In Nebraska, wealthy businessman Joe Ricketts used his money to create a super PAC that supported state Sen. Deb Fischer in the GOP Senate primary. Fischer was not the frontrunner, but she managed to make a late push and won the primary earlier this month.
“It’s a major victory for big oil, Wall Street banks, health insurance companies and the other powerful interests that marshal their power every day in Washington to drown out the voices of everyday Americans,” President Barack Obama said in a statement after the Supreme Court’s January 2010 Citizens United decision, which held that corporations have a constitutional right to free speech.
Now, more than two and a half years later, it’s clear that Obama was wrong.
The Citizens United decision (and the subsequent SpeechNow.org decision from the U.S. Court of Appeals) did dramatically alter the campaign finance system, but it did not lead Exxon Mobil, JPMorgan Chase or Pfizer to spend tens of millions of dollars to elect its preferred candidates to the House and Senate.
Instead, a growing number of wealthy individuals have used the system to their advantage, investing hundreds of thousands of dollars or more into a single race — usually a primary — to try to select a nominee in a district or state where the nomination is tantamount to election. Ultimately, this development could change the nature of one of our parties.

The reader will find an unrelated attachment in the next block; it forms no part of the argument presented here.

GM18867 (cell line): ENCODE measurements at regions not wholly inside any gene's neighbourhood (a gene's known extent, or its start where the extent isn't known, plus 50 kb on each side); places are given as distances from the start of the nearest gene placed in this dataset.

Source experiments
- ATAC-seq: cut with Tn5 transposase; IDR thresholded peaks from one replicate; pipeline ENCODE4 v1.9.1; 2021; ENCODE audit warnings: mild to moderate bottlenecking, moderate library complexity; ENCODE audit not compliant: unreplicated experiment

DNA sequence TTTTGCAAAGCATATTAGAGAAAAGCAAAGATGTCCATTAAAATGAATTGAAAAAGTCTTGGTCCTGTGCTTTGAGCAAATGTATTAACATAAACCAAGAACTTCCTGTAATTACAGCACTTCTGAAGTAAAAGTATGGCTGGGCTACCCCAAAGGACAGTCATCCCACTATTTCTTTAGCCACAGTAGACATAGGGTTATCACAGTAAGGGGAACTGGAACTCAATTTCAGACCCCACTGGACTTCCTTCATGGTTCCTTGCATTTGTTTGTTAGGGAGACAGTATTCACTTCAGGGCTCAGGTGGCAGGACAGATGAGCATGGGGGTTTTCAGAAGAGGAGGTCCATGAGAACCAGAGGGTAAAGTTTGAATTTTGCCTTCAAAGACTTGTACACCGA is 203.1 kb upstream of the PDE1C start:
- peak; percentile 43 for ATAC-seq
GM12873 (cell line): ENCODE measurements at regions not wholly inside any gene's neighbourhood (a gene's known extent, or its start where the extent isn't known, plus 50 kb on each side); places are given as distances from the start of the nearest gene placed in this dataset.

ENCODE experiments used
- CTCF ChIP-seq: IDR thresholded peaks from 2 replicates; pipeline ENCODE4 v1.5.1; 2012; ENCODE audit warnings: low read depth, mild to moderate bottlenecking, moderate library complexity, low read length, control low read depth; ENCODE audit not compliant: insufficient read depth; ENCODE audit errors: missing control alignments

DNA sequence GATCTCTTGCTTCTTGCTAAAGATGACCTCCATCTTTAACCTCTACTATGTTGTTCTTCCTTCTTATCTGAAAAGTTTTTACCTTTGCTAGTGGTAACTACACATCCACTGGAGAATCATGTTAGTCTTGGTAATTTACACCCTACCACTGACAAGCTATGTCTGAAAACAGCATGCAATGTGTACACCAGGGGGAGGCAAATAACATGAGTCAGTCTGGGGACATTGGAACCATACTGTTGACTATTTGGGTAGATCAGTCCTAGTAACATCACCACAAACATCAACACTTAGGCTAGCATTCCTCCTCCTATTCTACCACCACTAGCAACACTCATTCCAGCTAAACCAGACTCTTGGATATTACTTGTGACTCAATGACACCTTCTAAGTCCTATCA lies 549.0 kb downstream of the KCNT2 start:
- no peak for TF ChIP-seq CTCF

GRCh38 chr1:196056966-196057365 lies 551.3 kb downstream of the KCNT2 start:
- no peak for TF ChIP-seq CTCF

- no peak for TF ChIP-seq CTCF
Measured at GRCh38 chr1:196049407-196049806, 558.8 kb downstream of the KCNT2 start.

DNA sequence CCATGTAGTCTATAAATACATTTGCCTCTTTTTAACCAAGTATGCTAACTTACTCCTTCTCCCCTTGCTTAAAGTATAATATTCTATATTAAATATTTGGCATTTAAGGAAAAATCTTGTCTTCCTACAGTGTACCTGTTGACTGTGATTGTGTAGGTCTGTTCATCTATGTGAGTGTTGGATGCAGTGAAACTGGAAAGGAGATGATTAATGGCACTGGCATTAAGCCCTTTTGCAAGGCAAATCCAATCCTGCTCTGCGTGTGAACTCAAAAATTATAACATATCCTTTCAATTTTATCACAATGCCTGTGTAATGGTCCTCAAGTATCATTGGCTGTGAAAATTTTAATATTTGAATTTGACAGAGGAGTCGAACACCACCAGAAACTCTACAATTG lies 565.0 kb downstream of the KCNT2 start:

Ideological and issue-oriented groups have for years found ways to spend large amounts of money during elections, through 527s, 501(c)(6) spending or traditional political action committees. Super PACs have only made it easier for them to raise unlimited amounts of money and to spend it using express advocacy for the election, or defeat, of a candidate.
In very rare instances in the past, individuals have spent their own money on independent expenditure campaigns — as Michael Goland did in a 1984 effort against then-Sen. Charles Percy (R-Ill.) and in 1986 to help re-elect then-Sen. Alan Cranston (D-Calif.), and as businessman Lane Grigsby did in television ads against Louisiana Democratic Rep. Don Cazayoux in 2008.
But this cycle is different. Stephen F. Austin State University student John Ramsey has pumped more than $800,000 into a super PAC, Liberty for All, that is running more than a half- million dollars of television ads supporting the candidacy of Thomas Massie, one of the favorites in today’s GOP primary in Kentucky’s 4th district.
Ramsey, 21, certainly doesn’t fit the profile of the wealthy corporate titan that Obama and others warned about after the Citizens United decision.
Instead, he is a libertarian who also supports Texas Rep. Ron Paul’s bid for the Republican presidential nomination and inherited his money from his late grandfather, a banker.
Former Sen. Scott Brown, R-Mass., candidate for U.S. Senate in New Hampshire, holds his hand over his heart during the singing of the national anthem as he waits to take the stage for his town hall campaign rally with Sen. John McCain at the Pinkerton Academy in Derry, N.H., on Monday, Aug. 18, 2014.